PTSD therapy without the trauma works, study shows

David Heitz

(Tim Mossholder/Unsplash)

The trouble with trauma-focused therapy for PTSD is you must talk about the trauma.

Sometimes the pain of talking about it is too much to bear. Many people do not seek treatment for PTSD for this reason. Others don’t want to take addictive benzodiazepines or other medications for anxiety.

But a study published today in Journal of the American Medical Association shows that “loving kindness meditation” – using pleasant thoughts to help the brain deal with effects of trauma – is effective in treating PTSD.

Dr. David Kearney of VA Puget Sound Health Care System and colleagues conducted the research on military veterans. Almost 200 veteran volunteers with PTSD were split into two groups. One received traditional cognitive processing therapy and the other used loving kindness meditation.

“Among veterans with PTSD, loving-kindness meditation resulted in reductions in PTSD symptoms that were non-inferior to group cognitive processing therapy,” Kearney and colleagues concluded. “For both interventions, the magnitude of improvement in PTSD symptoms was modest. Change over time in depressive symptoms was greater for loving-kindness meditation than for cognitive processing therapy.”

What is loving kindness meditation?

“In loving-kindness meditation, one calls to mind a particular person (e.g., a good friend) and silently repeats phrases that invoke goodwill, such as ‘may you be safe,’ ‘may you be happy,’ and ‘may you be healthy,’ the authors explained. “The practice gradually expands to include oneself and those who have caused difficulty or harm.”

There’s more to it than just thinking happy thoughts. “Veterans were asked to notice thoughts and feelings elicited by the phrases with an attitude of kindness, curiosity, and nonjudgment, regardless of content,” Kearney et al reported. “Class sessions began with a brief mindfulness (weeks one and two) or loving-kindness (weeks three through 12) meditation followed by discussion and additional loving-kindness meditation practice.

“Educational materials describing the relationship between meditation, PTSD, and depression were provided. Homework consisted of 30 minutes of meditation six days per week using compact discs and informal loving-kindness meditation practices in daily life.”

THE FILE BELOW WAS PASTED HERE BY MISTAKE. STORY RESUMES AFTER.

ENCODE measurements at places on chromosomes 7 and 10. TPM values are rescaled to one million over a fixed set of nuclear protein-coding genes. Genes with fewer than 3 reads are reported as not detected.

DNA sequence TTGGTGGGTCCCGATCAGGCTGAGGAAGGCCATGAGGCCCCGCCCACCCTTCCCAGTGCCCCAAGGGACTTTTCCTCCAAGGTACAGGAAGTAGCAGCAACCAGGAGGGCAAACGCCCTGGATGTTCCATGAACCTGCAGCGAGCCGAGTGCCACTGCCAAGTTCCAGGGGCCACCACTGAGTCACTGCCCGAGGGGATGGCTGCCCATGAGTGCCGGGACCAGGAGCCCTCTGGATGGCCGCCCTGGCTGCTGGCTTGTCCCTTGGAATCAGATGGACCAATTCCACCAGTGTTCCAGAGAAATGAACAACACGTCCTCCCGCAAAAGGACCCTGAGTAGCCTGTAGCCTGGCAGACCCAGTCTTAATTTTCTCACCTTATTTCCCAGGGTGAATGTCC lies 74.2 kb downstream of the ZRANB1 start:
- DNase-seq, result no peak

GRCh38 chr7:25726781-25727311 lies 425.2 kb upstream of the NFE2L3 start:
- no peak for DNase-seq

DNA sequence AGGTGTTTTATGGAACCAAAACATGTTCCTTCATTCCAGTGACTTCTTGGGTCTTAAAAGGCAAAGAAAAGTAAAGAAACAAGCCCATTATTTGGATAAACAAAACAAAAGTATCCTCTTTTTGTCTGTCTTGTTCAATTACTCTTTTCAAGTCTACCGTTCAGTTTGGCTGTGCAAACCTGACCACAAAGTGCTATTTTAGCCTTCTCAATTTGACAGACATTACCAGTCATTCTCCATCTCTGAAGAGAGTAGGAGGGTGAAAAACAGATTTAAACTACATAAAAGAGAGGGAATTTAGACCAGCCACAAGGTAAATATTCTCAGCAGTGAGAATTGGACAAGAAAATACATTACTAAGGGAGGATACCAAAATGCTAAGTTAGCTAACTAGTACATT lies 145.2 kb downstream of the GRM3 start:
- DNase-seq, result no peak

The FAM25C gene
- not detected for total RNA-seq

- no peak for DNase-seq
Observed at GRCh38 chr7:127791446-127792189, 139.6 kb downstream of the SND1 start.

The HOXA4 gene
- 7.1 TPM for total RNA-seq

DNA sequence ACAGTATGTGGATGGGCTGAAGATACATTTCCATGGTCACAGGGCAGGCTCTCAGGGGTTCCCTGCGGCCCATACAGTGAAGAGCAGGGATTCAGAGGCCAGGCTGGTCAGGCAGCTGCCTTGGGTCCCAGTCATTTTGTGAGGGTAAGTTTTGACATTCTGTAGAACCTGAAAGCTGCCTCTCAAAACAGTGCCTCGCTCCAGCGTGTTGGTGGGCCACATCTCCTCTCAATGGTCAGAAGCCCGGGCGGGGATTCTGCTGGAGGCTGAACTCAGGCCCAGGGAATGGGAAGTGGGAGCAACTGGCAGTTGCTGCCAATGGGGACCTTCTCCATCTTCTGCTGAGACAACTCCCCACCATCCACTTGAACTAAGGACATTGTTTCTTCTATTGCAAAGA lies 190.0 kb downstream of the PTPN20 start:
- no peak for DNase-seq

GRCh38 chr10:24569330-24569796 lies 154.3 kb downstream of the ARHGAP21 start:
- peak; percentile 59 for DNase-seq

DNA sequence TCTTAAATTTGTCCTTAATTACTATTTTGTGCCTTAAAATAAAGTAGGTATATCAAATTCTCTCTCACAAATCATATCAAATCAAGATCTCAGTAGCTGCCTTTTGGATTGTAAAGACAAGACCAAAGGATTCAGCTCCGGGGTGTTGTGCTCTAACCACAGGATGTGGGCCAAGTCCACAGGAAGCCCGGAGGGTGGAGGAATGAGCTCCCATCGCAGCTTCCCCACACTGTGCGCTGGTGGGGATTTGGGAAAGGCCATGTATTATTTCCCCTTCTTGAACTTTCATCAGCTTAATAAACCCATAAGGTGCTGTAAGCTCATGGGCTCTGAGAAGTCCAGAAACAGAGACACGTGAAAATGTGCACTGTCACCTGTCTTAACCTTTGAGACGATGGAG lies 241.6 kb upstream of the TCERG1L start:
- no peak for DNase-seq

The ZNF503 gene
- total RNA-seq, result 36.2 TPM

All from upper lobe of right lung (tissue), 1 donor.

All in all, loving kindness meditation is a lot of work. But it was better attended than the cognitive processing therapy.

Difficulties among sample of veterans

The study sample illustrates just how difficult it is living with PTSD. Under “adverse events,” the authors report, “Serious adverse events included one suicide attempt in the cognitive processing therapy arm and two deaths (due to cancer) and one inpatient psychiatric admission (bipolar mania) in the loving-kindness meditation arm.

“No serious adverse events were deemed study related. Other adverse events included one disenrollment due to risk of harm to others, four incidents of suicidality with intent or plan in the cognitive processing therapy arm, and one seizure in the loving-kindness meditation arm.”

The number of veterans who got significantly worse under the therapies were three for PTSD and 15 for depression in the cognitive processing therapy group and four for PTSD and seven for depression in the loving-kindness meditation group.

Loving-kindness meditation acceptable to veterans

The study shows that loving-kindness meditation not only is effective among veterans with PTSD but popular.

“Change over time in PTSD symptoms was not found to be superior for either loving-kindness meditation or CPT at any time point, but change over time in depressive symptoms was superior for loving-kindness meditation compared with CPT at all time points,” the authors revealed.

“Those randomized to loving-kindness meditation also attended significantly more treatment sessions, suggesting that loving-kindness meditation was as acceptable as CPT to veterans with PTSD among our recruited sample; however, only 54 percent and 60 percent of participants attended six or more sessions of CPT or loving-kindness meditation, respectively.”

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I've been in the news business 35 years, spending much of my career in editing roles at local newspapers in Los Angeles, Detroit, and the Quad-Cities of Illinois and Iowa. Upon moving to Denver in 2018, I began experiencing severe mental illness due to several traumatic experiences. I became homeless on the street for about a year before spending time in the state mental hospital. I am living proof that people can rebound from mental illness with proper treatment, even after experiencing homelessness. I consider myself a lucky guy to live in a great place like Denver. I hope my writing reflects the passion I have for living here.

Denver, CO

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